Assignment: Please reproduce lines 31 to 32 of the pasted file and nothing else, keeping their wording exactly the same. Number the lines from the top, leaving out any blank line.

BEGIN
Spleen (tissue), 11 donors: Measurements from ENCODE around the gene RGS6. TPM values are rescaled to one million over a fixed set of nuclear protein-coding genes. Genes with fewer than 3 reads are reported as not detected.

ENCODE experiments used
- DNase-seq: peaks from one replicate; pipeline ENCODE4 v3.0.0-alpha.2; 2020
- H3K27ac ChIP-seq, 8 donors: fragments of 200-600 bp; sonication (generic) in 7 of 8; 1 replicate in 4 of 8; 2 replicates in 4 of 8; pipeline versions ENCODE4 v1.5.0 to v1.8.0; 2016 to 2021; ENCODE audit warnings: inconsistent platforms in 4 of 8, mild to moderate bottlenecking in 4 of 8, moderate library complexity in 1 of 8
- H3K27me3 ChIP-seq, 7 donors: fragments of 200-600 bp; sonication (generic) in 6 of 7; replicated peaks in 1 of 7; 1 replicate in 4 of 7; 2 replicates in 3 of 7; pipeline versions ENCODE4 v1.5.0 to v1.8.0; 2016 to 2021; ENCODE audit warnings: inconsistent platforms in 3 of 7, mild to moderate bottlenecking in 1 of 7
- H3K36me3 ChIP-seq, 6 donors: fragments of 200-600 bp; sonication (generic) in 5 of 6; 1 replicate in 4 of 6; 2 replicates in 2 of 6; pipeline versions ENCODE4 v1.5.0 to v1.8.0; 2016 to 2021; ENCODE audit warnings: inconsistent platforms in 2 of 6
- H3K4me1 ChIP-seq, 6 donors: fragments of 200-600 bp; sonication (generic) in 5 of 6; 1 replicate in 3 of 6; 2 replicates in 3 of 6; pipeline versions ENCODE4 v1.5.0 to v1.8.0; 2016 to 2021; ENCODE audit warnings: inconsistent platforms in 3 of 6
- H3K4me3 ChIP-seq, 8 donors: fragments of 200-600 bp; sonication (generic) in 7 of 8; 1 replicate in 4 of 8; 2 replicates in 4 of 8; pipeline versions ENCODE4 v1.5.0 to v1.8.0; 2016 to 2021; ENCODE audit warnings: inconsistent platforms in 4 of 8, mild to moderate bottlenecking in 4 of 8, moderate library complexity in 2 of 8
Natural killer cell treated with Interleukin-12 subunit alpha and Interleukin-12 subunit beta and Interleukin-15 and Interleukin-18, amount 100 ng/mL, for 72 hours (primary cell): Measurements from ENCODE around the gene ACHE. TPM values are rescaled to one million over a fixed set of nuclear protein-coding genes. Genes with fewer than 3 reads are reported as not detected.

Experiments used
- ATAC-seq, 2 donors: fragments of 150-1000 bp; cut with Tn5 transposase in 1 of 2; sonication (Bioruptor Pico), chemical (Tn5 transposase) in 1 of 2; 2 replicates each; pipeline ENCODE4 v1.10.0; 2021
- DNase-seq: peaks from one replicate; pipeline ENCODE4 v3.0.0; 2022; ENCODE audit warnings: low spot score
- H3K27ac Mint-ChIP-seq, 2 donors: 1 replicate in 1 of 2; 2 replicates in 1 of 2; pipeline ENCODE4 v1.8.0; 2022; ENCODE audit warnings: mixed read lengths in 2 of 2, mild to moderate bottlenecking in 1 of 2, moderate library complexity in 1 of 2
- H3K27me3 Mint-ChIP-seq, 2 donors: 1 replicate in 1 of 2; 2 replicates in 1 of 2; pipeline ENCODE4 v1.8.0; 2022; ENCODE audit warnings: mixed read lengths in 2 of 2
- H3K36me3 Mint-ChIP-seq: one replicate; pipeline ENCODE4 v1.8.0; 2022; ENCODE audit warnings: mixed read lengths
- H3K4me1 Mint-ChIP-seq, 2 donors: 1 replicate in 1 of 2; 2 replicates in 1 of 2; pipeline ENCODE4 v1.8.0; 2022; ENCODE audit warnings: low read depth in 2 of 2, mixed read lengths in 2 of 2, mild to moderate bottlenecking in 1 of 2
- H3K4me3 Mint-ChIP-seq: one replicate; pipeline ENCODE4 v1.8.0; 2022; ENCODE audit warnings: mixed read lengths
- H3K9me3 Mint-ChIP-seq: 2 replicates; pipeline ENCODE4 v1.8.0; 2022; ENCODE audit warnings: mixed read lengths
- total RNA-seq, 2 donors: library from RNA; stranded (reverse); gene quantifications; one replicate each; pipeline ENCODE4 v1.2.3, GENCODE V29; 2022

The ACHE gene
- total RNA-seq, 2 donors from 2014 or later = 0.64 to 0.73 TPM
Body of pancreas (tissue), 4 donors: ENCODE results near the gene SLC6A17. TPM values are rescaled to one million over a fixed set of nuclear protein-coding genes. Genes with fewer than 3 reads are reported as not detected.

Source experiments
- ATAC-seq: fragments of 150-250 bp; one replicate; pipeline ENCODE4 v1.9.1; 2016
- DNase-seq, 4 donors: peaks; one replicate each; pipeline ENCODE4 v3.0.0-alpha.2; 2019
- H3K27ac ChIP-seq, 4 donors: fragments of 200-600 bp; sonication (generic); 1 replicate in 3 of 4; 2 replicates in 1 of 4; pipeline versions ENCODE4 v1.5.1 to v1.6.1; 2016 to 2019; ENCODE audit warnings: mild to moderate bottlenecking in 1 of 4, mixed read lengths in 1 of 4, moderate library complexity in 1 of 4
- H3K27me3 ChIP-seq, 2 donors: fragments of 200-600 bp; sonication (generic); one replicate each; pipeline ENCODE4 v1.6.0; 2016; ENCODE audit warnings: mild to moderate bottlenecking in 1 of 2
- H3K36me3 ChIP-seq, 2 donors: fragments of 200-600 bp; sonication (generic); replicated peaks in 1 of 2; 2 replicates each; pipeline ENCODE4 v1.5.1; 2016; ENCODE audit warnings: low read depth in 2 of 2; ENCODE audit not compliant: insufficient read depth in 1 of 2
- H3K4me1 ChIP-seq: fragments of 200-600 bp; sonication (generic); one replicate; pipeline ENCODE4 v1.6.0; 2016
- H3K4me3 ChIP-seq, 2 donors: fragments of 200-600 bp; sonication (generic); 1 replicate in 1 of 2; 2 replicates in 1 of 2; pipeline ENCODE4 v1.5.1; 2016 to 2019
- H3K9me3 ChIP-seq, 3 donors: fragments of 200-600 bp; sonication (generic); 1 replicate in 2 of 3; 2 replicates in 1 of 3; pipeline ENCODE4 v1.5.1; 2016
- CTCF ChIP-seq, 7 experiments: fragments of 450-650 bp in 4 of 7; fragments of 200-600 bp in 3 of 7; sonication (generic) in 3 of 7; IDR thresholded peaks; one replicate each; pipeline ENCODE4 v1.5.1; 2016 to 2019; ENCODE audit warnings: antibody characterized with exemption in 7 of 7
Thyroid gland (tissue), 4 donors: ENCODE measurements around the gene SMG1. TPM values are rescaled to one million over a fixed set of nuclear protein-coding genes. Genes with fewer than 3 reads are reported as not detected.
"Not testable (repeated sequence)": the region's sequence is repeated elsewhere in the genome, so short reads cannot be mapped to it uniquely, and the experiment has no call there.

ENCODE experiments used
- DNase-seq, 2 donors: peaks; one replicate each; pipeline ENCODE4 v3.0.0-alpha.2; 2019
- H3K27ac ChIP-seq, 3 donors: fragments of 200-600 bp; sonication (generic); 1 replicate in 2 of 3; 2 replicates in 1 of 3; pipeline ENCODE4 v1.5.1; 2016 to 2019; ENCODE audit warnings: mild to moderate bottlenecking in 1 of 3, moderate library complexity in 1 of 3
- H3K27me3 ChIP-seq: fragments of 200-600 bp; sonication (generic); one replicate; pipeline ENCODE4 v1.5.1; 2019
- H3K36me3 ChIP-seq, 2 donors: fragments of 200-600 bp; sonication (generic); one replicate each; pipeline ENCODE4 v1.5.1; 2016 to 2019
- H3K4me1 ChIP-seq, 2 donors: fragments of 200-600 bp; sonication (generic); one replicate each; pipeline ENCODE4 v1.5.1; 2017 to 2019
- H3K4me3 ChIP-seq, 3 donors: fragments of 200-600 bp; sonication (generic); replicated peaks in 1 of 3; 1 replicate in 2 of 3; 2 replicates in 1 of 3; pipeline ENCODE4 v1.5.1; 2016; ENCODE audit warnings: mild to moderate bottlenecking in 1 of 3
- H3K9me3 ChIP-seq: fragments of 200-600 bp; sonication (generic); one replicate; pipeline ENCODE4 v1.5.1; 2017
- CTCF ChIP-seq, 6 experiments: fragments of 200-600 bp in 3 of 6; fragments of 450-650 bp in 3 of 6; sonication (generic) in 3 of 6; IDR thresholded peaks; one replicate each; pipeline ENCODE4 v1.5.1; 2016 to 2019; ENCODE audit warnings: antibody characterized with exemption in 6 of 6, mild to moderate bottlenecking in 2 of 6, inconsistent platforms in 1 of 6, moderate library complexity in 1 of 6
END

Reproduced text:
- H3K9me3 ChIP-seq, 3 donors: fragments of 200-600 bp; sonication (generic); 1 replicate in 2 of 3; 2 replicates in 1 of 3; pipeline ENCODE4 v1.5.1; 2016
- CTCF ChIP-seq, 7 experiments: fragments of 450-650 bp in 4 of 7; fragments of 200-600 bp in 3 of 7; sonication (generic) in 3 of 7; IDR thresholded peaks; one replicate each; pipeline ENCODE4 v1.5.1; 2016 to 2019; ENCODE audit warnings: antibody characterized with exemption in 7 of 7